Like most journalists, I live in fear of getting something wrong. Corrections usually come in the form of an angry phone call or scolding email, along with a heavy dose of shame. They don’t usually arrive on Instagram, which is where I found out on Wednesday that Mark Zuckerberg was disputing the photo caption for a story I wrote, which had identified the sweater he was wearing as Loro Piana.
“That shirt is Buck Mason,” Zuck replied, dropping into the comments on the post from the Cut’s account. “Also fancy.”
A couple of weeks ago, as I began writing about how elite circles of tech bros were heavily into Loro Piana, I began to think about photo selection for the story. The lead characters of Succession had popularized the “quiet luxury” trend by rocking the brand, and Bill Gates had long been a customer. But ideally, the poster boy (as it were) for this article would be a real-life tech CEO with the power to influence business and fashion trends, and who had recently been publicly photographed in Loro Piana.
Who better than Mark Zuckerberg? The CEO of Meta had, after all, been a forefather of modern Silicon Valley style, a fashion icon in those parts who was single-handedly responsible for making the hoodie acceptable workwear at start-ups and IT departments worldwide. And I had it on good authority that at some point in the evolution from Facebook, Inc. to Meta Platforms — from Harvard dropout to eighth-richest man in the world as of Thursday — he’d upgraded his signature sweatshirt from Fruit of the Loom (or some such) to a cashmere version from Loro Piana, weaver of the softest, probably most expensive off-the-rack sweater in the world.
But the New York photo department had to find the right picture. They came across a shot of a chic-looking Zuckerberg strolling the conference grounds at Paul Allen & Co.’s annual summer Sun Valley confab — the off-record gathering of top tech CEOs and investors — in what appeared to be a luxe blue sweater. No hood, but the tailored fit and seamless, label-free look seemed very stealth-wealthy and promising.
I am not a fashion writer, and it is not easy to definitively ID the brand of an intentionally logo-less item of clothing, much less from only a photo, when you can’t even touch the material or study the thread count of the fibers up close. And for some of the richest and most famous people who wear this particular designer, the whole point is that they don’t want you to be able to guess where they shop (or how much money they spend on clothes), making the task even more challenging. But I did my fact-checking due diligence nonetheless. I spent more of my day than I’d frankly like to admit performing Investigative Journalism, asking stylists and the brand itself the all-important question: Was this soft-looking blue long-sleeve Zuck wore to Sun Valley’s “summer camp for billionaires” from Loro Piana? A spokesperson for the Italian fashion house declined to verify, writing only, “Since it’s not a communication activity nor an official press appearance, I am not able to comment on items that clients might have purchased.” (He’d already confirmed Jeremy Strong had worn several of the label’s items as Kendall Roy in Succession.) But a prominent stylist who works with a number of Silicon Valley CEOs had reviewed the photo, and in consultation with a knowledgeable New York City menswear salesperson, had rendered a verdict: The sweater was most likely Loro Piana.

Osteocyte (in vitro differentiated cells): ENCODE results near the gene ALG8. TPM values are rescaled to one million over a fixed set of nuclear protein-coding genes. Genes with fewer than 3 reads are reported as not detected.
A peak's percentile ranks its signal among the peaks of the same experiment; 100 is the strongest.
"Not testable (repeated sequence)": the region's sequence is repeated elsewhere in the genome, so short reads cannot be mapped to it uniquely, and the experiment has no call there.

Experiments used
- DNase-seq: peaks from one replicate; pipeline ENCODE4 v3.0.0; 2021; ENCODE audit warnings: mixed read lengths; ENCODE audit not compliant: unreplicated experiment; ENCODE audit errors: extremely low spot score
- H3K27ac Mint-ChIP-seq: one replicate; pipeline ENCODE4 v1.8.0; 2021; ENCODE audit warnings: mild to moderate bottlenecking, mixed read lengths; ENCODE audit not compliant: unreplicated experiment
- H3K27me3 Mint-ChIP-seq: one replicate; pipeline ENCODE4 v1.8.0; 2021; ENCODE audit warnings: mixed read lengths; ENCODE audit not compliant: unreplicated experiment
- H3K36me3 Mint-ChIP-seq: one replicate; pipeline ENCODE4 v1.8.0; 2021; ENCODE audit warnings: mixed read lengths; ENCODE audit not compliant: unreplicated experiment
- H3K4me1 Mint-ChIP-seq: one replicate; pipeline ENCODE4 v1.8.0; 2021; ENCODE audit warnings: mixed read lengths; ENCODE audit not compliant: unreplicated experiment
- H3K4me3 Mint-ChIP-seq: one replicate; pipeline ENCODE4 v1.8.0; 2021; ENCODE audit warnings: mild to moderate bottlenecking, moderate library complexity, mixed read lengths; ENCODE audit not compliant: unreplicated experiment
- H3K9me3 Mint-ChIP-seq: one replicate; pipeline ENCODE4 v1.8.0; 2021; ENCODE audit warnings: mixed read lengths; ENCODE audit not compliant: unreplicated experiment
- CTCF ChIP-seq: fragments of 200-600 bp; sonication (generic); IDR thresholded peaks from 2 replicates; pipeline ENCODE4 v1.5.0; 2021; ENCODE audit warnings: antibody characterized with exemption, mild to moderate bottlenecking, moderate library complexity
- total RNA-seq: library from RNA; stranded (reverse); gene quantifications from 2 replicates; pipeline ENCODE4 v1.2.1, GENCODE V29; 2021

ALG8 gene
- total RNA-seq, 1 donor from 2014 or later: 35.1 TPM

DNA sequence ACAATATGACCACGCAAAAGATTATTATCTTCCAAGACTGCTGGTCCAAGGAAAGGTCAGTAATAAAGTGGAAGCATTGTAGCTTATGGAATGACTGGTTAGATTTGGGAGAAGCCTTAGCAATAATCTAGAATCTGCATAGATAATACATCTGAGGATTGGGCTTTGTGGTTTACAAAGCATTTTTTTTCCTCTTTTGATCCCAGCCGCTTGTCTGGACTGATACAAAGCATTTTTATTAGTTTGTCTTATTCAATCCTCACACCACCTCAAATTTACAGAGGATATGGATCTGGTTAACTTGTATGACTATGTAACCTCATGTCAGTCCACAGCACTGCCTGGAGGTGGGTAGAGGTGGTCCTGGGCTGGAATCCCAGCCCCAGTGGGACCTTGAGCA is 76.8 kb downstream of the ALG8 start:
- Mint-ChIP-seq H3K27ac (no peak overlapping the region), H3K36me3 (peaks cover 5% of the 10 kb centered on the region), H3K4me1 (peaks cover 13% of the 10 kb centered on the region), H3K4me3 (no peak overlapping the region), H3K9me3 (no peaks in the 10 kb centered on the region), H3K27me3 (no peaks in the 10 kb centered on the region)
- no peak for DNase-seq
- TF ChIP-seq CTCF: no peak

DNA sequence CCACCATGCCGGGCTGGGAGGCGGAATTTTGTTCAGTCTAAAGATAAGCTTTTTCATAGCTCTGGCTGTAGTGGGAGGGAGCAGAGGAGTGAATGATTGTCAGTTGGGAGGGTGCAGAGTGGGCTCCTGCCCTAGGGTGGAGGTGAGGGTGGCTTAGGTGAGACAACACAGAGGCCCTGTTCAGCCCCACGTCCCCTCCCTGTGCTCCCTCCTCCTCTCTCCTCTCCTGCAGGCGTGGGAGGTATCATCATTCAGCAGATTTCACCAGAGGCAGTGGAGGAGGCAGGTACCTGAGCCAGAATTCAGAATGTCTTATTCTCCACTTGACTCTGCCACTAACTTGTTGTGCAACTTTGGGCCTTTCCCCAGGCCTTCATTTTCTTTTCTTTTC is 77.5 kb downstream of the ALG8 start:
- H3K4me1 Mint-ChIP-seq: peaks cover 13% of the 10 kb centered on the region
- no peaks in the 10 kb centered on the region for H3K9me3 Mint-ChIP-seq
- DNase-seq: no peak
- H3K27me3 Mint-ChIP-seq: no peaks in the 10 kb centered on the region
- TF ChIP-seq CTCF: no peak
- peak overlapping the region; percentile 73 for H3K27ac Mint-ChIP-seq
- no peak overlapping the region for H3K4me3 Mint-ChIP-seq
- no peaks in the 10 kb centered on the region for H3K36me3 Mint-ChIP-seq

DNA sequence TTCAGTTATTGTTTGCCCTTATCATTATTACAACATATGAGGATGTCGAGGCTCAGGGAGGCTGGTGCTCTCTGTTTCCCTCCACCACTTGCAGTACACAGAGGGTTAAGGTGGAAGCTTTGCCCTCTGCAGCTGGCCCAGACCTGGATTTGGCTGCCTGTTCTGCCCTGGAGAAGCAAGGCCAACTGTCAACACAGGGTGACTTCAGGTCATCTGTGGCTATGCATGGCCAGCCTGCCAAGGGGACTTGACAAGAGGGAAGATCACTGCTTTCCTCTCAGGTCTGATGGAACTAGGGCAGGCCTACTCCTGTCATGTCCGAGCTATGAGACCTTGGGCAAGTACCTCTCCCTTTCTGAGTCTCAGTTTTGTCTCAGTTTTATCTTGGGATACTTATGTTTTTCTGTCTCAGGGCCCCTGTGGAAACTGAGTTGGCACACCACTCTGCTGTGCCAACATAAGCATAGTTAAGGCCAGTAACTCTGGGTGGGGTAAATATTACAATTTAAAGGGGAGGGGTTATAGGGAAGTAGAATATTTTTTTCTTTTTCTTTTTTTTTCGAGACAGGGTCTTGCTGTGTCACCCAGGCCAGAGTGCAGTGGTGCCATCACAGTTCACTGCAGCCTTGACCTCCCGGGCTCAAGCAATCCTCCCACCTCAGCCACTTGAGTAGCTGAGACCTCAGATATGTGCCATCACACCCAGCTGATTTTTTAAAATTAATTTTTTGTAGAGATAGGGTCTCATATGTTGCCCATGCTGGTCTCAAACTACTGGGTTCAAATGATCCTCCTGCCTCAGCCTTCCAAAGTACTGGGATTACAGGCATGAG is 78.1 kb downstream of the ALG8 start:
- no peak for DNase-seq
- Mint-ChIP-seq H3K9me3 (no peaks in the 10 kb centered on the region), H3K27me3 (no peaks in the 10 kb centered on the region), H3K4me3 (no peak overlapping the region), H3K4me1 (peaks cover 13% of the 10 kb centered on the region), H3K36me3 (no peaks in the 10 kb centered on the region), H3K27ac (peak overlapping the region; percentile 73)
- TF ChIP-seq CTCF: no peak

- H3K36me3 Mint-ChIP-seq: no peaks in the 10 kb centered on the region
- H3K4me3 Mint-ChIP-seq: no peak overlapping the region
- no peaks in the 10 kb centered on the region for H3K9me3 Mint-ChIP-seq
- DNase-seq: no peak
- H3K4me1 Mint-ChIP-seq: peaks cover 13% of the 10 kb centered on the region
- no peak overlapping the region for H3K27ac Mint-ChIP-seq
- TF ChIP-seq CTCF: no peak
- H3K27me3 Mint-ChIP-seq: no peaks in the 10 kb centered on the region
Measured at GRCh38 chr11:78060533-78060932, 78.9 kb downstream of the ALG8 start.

This was about as sure as I could get. Who, after all, could say differently — if not the fashion experts and retail specialists — than Zuckerberg himself? And if the CEO of a $780 billion tech company deigned to correct the record on what brand of sweater he prefers, well, then that could be a story in and of itself.
And here we are; I officially stand corrected. Buck Mason’s “California cashmere” crewneck sweater, which looks similar to the one Zuckerberg is wearing in the photo, retails for $228. (The photo itself is from Sun Valley 2018, so the exact garments the CEO is wearing are likely not still for sale.)
According to a person close to the CEO and his wardrobe (a correction of this nature demanded additional Investigative Journalism), Zuckerberg still wears some Loro Piana (such as its hoodies) — but these days he prefers somewhat more affordable menswear brands, including Buck Mason, Todd Snyder, and John Elliott for his shirts, sweaters, and pants. For workout gear, beachwear and athleisure, he wears Vuori and surfer Kelly Slater’s line Outerknown. He favors sneakers from Nike and slides from Adidas.
Of course, I can’t fully verify Zuckerberg’s claims about his sweater unless he shows us his tags. (New York’s social-media team has officially requested a closet tour in a reply to his Instagram comment.) Regardless, this episode raises an important question: If people can’t tell the difference between an astronomically expensive brand and a semi-affordable one, what’s the point of spending several thousands of dollars on a sweater anyway? Perhaps only Kendall Roy knows the answer.